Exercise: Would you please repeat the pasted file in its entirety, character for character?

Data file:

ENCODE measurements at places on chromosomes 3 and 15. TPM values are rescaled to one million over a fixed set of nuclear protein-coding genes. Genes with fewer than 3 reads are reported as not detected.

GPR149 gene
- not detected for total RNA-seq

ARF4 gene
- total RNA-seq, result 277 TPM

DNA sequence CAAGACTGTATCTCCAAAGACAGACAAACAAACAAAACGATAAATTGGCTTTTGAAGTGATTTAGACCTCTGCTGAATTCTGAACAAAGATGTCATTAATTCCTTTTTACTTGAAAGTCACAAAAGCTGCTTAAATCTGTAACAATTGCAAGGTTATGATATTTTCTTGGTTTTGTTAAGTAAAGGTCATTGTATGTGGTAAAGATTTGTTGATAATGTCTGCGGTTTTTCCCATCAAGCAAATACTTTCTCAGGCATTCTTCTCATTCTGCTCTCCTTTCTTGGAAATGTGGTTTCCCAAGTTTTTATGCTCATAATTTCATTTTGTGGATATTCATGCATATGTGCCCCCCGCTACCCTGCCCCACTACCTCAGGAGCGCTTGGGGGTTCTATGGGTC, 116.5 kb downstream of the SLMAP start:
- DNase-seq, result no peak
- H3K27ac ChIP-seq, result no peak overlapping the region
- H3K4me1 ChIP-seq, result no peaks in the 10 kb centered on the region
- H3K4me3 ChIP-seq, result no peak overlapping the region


ENCODE measurements at places on chromosomes 3 and 15. TPM values are rescaled to one million over a fixed set of nuclear protein-coding genes. Genes with fewer than 3 reads are reported as not detected.

GPR149 gene
- not detected for total RNA-seq

ARF4 gene
- total RNA-seq, result 277 TPM

DNA sequence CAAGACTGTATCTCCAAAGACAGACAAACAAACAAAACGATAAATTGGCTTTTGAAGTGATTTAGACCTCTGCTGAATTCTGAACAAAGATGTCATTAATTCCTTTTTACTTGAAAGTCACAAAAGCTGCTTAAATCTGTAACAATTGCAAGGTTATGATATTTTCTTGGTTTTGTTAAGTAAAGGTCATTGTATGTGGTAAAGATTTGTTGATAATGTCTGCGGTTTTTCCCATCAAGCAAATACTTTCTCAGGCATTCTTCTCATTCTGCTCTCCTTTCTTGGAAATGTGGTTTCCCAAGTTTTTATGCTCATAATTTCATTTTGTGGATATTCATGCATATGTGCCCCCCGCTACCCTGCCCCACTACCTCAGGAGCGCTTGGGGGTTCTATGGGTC, 116.5 kb downstream of the SLMAP start:
- DNase-seq, result no peak
- H3K27ac ChIP-seq, result no peak overlapping the region
- H3K4me1 ChIP-seq, result no peaks in the 10 kb centered on the region
- H3K4me3 ChIP-seq, result no peak overlapping the region